Sunday, March 15, 2009

Spices, Not Spicy

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Zahav, the fantastic Israeli restaurant in Philadelphia’s Society Hill neighborhood, held a spice dinner last week that I was fortunate enough to attend. But before I go into any more detail, it’s important to make a quick clarification: Just because this was a spice-centric dinner doesn’t mean that everything was spicy. It was just the opposite, in fact.

Too many people still associate spices with tongue-tingling dishes that, to paraphrase Ralph from The Simpsons, “taste like burning.” And while there are definitely some spices out there that are hot, that is not the case with all, or even the majority, of them. And in a wine world where there are precious few universal truths, the one about spicy-hot foods stands apart: They are, in general, difficult to pair with wine (German Riesling and certain bottlings of Gewurztraminer, among other, notwithstanding).

But the dishes at Zahav’s spice dinner were far more savory and aromatic than anything else. Which meant that the wine pairing possibilities were exceptionally broad and full of the potential for excitement.

And man, did they live up to expectations.


The meal was a collaboration between Chef Michael Solomonov of Zahav, Master Spice Blender Lior Lev Sercarz of La Boite a Epice, and John Toler of Boutique Wine Collection. The result of their collective efforts was nothing short of breathtaking.

My personal favorite pairings were the duck trio—rillettes, foie gras, and barbecued heart—with Champagne A. Margaine Demi-Sec, a gently sweet sparkler whose smoke and ripe fruit notes lifted each component of the dish magnificently; and the wild boar, chestnuts and cranberries with Castro Ventosa’s El Castro de Valtuille Mencia from Spain’s Bierzo region. This second pairing was like a symphony of flavors, the wine’s rich berry fruit and minerality and the food’s earthier, more aromatic components darting around the palate like instruments in an orchestra.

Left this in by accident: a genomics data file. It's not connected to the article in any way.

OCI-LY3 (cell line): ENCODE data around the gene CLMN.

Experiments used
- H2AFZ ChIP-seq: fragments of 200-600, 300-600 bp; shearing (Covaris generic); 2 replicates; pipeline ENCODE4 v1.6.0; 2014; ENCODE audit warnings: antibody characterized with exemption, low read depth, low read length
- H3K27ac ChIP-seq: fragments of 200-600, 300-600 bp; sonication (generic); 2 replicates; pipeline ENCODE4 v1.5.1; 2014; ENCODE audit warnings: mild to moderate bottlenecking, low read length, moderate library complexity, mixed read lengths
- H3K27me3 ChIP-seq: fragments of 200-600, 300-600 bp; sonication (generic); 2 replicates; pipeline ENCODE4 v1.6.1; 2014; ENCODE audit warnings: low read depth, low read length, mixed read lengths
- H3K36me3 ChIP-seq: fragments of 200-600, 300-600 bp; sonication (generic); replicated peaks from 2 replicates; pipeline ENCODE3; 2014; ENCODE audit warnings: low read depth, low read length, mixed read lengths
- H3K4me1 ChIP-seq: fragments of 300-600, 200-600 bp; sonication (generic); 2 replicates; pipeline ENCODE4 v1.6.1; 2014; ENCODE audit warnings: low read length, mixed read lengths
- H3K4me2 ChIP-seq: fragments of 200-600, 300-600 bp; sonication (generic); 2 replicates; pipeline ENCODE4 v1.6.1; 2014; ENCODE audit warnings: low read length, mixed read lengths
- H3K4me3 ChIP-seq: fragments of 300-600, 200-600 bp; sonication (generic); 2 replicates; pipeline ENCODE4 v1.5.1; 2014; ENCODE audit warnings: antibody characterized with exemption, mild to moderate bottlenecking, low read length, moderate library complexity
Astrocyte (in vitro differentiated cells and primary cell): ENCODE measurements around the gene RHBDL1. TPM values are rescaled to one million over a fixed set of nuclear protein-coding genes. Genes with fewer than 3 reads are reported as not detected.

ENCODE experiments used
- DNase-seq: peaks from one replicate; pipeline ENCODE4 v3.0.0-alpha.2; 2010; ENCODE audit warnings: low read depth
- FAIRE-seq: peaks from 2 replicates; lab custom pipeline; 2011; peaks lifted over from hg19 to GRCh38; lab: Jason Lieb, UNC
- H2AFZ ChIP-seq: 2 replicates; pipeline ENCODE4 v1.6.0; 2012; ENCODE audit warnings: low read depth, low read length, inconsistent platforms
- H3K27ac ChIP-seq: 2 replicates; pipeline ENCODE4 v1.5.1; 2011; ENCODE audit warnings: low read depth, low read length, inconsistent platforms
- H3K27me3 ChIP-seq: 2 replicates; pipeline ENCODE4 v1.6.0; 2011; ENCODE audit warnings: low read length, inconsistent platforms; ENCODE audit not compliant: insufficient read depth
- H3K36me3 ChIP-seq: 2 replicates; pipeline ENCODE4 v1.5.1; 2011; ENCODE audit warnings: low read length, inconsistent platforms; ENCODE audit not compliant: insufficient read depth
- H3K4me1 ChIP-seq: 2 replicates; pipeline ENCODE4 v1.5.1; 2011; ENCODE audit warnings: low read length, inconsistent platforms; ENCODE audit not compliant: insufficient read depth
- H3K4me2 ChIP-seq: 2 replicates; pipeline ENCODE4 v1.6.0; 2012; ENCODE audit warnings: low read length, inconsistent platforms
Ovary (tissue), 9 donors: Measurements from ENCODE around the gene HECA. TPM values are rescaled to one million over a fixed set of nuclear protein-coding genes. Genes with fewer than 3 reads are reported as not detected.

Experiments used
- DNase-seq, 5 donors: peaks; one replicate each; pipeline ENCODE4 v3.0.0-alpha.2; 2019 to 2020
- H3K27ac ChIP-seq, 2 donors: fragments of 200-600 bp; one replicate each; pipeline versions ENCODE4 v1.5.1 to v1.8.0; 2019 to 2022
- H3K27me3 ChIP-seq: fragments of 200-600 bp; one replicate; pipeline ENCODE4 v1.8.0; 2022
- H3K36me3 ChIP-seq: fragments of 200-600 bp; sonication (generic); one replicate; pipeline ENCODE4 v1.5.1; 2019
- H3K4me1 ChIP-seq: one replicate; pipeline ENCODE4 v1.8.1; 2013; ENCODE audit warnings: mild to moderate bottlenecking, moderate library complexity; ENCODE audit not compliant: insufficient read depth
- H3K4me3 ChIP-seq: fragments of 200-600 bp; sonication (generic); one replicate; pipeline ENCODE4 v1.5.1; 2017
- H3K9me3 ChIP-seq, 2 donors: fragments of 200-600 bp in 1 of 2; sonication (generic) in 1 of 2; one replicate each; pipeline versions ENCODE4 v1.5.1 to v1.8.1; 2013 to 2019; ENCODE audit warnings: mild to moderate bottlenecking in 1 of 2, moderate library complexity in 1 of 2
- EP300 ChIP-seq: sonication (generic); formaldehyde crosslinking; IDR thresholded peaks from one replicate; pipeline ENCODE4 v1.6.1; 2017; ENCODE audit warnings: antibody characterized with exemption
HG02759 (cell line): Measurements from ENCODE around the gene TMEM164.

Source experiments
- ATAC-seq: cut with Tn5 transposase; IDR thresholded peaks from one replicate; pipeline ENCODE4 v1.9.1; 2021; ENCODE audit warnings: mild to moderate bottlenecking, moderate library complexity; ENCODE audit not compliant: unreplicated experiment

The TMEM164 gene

Each dish incorporated specific spice combinations that were given their fullest possible expression by the ingredients and cooking method
s of the food and by the wines that were selected to sip alongside them. And as wildly pleasurable as the meal was, there was also an educational component to it that cannot be overlooked: Spices, when used properly, can lead the way to absolutely stunning wine pairings. All you need is an understanding of the flavors and textures of each dish, a broad palette of wines to draw from, and, perhaps most important of all, an open mind.

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